Also at Children’s, he founded in 1972 and for many years directed the hospital’s first Child Development Unit. At Harvard, he started the first developmental pediatric fellowship program, another important piece of his legacy.
In a statement, Sandra L. Fenwick, chief executive of Boston Children’s Hospital, called Dr. Brazelton “the most compassionate of trailblazers.”
“From his research into the bond between mother and child, to his advocacy for early education programs for low-income children, Dr. Brazelton’s work redefined how generations of pediatricians and parents view the physical and emotional well-being of children, worldwide,” said Fenwick in the statement.
In addition to his pioneering clinical work, Dr. Brazelton wrote and lectured extensively for general audiences. As author or coauthor, he published more than 30 books and 200 scholarly papers while traveling widely as a kind of global ambassador for enlightened parenting and child-rearing.
His first book, “Infants and Mothers,” published in 1969, sold over 1 million copies and has been translated into two dozen languages. Other titles include “Doctor and Child” (1976), “Working and Caring” (1985), “What Every Baby Knows” (1987), “Toddlers and Parents: A Declaration of Independence” (1989), “Touchpoints: Your Child’s Emotional and Behavioral Development” (1992), and The Brazelton Way series, covering such topics as sleep, discipline, feeding, and toilet training. In 2013, he published “Learning to Listen: A Life Caring for Children,” a memoir written with the assistance of his daughter Christina.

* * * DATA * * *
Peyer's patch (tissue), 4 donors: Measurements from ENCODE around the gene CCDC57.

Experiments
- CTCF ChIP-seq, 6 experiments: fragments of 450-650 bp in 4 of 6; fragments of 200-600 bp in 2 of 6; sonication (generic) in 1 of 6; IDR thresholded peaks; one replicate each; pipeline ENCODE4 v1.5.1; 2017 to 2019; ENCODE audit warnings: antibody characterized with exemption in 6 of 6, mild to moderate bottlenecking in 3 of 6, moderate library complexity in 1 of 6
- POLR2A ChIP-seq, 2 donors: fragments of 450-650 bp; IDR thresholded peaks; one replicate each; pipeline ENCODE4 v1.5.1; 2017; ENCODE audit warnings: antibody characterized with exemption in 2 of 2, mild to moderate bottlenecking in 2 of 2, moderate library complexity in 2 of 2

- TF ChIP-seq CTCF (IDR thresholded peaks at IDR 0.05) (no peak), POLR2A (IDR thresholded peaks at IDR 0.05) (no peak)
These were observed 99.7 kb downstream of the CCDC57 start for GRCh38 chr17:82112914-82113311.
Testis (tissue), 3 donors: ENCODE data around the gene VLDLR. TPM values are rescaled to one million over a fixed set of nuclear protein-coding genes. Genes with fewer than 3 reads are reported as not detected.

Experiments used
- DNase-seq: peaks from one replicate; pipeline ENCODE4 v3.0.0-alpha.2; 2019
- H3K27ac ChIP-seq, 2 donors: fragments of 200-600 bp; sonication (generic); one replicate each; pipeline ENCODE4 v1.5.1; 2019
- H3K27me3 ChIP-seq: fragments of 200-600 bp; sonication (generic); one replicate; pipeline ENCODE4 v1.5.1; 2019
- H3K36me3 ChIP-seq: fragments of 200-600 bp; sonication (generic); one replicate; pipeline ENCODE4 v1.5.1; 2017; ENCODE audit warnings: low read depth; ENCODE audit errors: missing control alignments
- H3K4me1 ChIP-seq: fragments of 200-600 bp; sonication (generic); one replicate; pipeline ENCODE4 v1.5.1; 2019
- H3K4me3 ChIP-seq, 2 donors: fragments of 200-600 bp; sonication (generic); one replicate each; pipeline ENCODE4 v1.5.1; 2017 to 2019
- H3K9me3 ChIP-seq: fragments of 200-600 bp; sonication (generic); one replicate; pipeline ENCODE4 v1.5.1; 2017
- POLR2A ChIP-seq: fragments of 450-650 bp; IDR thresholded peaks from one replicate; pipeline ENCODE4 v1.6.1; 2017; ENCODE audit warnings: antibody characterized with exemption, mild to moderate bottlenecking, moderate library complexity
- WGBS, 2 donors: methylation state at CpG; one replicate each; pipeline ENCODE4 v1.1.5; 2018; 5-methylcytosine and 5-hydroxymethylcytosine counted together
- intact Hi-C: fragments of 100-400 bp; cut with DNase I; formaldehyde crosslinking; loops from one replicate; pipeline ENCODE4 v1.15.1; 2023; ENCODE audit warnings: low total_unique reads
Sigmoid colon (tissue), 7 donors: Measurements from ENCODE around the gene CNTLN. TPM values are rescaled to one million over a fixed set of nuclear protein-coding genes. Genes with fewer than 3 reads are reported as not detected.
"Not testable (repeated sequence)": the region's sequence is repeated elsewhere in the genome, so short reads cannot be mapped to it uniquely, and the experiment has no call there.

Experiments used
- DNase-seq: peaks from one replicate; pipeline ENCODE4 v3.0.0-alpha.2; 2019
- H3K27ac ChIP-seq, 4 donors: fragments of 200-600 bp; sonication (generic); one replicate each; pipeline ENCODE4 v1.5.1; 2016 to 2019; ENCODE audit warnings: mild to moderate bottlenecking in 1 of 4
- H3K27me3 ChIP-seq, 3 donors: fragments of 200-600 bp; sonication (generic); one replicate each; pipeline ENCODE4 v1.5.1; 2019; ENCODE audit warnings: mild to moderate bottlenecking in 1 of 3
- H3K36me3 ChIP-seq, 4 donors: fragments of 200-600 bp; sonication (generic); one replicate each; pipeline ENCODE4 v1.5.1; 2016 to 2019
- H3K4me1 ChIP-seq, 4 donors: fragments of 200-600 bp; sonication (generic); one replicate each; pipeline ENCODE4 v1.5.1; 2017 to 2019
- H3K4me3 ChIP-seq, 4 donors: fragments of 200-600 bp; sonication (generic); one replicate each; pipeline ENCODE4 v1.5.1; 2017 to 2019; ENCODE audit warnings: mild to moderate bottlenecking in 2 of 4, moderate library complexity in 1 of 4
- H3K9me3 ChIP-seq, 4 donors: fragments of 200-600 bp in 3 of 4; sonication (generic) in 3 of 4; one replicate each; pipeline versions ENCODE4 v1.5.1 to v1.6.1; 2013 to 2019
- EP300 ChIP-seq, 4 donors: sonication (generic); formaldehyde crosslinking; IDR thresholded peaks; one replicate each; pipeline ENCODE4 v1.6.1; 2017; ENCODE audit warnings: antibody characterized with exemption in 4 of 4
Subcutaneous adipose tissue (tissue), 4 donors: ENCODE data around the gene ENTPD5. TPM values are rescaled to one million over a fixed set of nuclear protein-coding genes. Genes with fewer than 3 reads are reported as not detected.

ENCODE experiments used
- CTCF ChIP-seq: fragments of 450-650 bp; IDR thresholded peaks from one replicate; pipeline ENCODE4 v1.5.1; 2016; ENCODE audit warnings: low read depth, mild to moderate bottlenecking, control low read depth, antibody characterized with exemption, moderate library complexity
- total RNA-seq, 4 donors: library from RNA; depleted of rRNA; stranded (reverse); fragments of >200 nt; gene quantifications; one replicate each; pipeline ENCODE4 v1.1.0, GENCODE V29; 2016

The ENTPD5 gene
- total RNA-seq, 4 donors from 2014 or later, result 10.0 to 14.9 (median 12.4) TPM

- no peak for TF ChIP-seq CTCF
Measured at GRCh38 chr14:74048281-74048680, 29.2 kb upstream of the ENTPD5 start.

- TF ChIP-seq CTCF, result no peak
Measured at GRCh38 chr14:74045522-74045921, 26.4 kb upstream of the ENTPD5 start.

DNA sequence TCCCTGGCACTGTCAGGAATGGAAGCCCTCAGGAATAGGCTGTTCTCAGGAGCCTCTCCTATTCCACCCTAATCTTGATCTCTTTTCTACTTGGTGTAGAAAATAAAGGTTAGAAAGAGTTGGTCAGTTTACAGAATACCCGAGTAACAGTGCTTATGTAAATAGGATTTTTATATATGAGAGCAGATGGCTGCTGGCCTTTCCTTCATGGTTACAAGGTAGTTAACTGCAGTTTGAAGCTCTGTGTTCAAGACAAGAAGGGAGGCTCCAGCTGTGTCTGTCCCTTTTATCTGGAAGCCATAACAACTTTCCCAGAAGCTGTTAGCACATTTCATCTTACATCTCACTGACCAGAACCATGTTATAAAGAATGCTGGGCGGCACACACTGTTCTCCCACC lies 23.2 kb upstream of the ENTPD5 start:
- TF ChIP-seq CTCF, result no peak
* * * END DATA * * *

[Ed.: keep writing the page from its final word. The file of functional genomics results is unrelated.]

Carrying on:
Touchpoints, according to Dr. Brazelton and his colleague Dr. Jonathan Sparrow, are periods during the first years of life when children’s developmental spurts may cause “disruption in the family system.” His primary aim in writing “Touchpoints,” Dr. Brazelton asserted, was reassuring anxious parents that regressions are part of normal child development.
“Readers were grateful to have these normal hurdles predicted,” he noted, “because they could avoid a cycle of worry and guilt.”
“What Every Baby Knows” also became the title of a popular cable TV show hosted by Dr. Brazelton. Airing from 1983 to 1996, it won an Emmy award while making the affable baby doctor even more of a household name. Among his fans were Bill and Hillary Clinton, who invited Dr. Brazelton to a White House conference on children’s and parents’ issues. In 1988, Congress appointed Dr. Brazelton to the National Commission for Children. Fourteen years later, he was awarded a Presidential Citizens Medal for “exemplary deeds of service” to his country and fellow citizens.